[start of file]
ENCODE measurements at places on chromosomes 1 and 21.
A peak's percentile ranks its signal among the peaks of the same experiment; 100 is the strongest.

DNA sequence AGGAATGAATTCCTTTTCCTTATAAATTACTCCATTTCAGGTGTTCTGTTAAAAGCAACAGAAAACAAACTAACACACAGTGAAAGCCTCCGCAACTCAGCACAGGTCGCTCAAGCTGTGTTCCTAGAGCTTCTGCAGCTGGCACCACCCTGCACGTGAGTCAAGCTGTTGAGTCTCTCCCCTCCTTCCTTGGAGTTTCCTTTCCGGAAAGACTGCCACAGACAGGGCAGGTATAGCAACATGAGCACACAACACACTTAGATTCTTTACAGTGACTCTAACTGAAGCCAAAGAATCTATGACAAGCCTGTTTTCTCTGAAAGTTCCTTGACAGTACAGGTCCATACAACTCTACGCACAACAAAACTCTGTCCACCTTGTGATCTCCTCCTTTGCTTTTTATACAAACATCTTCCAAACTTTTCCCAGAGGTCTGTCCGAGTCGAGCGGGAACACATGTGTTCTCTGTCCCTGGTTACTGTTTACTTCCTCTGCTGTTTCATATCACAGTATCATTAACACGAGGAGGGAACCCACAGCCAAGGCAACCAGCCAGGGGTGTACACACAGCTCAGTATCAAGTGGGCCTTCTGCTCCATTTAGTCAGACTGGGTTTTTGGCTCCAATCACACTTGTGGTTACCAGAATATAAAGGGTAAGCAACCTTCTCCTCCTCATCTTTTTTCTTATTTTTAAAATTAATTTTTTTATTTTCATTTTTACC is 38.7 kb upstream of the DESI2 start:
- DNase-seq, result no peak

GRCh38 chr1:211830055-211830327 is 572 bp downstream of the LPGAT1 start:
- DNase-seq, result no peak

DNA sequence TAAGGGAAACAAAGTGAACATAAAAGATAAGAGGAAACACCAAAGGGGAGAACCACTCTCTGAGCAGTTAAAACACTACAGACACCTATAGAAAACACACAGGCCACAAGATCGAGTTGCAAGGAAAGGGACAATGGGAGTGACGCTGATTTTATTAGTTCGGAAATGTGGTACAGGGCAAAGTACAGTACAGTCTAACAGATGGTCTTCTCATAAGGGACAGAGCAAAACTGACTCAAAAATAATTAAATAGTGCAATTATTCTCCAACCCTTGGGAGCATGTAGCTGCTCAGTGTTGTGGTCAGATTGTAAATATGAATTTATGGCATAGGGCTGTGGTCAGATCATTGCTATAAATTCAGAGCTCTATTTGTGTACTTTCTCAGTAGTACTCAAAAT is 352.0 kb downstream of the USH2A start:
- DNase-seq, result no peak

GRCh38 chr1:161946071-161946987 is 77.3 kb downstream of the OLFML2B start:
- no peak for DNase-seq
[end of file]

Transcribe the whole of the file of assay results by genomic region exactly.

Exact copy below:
ENCODE measurements at places on chromosomes 1 and 21.
A peak's percentile ranks its signal among the peaks of the same experiment; 100 is the strongest.

DNA sequence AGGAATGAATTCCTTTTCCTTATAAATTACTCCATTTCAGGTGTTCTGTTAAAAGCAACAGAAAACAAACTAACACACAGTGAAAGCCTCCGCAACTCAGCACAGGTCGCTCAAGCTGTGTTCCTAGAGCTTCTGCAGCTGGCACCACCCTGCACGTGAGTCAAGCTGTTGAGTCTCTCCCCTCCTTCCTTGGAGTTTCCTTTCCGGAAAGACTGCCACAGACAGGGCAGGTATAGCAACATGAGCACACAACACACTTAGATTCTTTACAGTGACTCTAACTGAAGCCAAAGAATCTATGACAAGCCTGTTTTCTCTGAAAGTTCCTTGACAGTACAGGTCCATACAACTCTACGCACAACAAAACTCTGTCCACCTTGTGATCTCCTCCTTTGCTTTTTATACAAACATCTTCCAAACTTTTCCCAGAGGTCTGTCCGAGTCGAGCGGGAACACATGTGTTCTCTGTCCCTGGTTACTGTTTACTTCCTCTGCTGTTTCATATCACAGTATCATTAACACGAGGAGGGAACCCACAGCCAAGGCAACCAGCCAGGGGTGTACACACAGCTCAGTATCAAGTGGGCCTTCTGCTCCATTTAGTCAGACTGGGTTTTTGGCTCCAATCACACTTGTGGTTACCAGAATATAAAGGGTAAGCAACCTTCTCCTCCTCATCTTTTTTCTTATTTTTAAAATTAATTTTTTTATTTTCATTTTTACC is 38.7 kb upstream of the DESI2 start:
- DNase-seq, result no peak

GRCh38 chr1:211830055-211830327 is 572 bp downstream of the LPGAT1 start:
- DNase-seq, result no peak

DNA sequence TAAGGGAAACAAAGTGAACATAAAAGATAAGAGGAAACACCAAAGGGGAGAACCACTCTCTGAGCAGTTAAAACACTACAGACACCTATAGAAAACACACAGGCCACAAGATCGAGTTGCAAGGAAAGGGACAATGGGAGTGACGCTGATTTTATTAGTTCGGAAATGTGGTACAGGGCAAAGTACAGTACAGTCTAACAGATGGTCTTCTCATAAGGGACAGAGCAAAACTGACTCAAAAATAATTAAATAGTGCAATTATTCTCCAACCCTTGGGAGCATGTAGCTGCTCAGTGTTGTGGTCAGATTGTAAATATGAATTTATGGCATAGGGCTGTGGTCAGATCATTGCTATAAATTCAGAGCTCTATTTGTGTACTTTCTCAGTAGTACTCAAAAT is 352.0 kb downstream of the USH2A start:
- DNase-seq, result no peak

GRCh38 chr1:161946071-161946987 is 77.3 kb downstream of the OLFML2B start:
- no peak for DNase-seq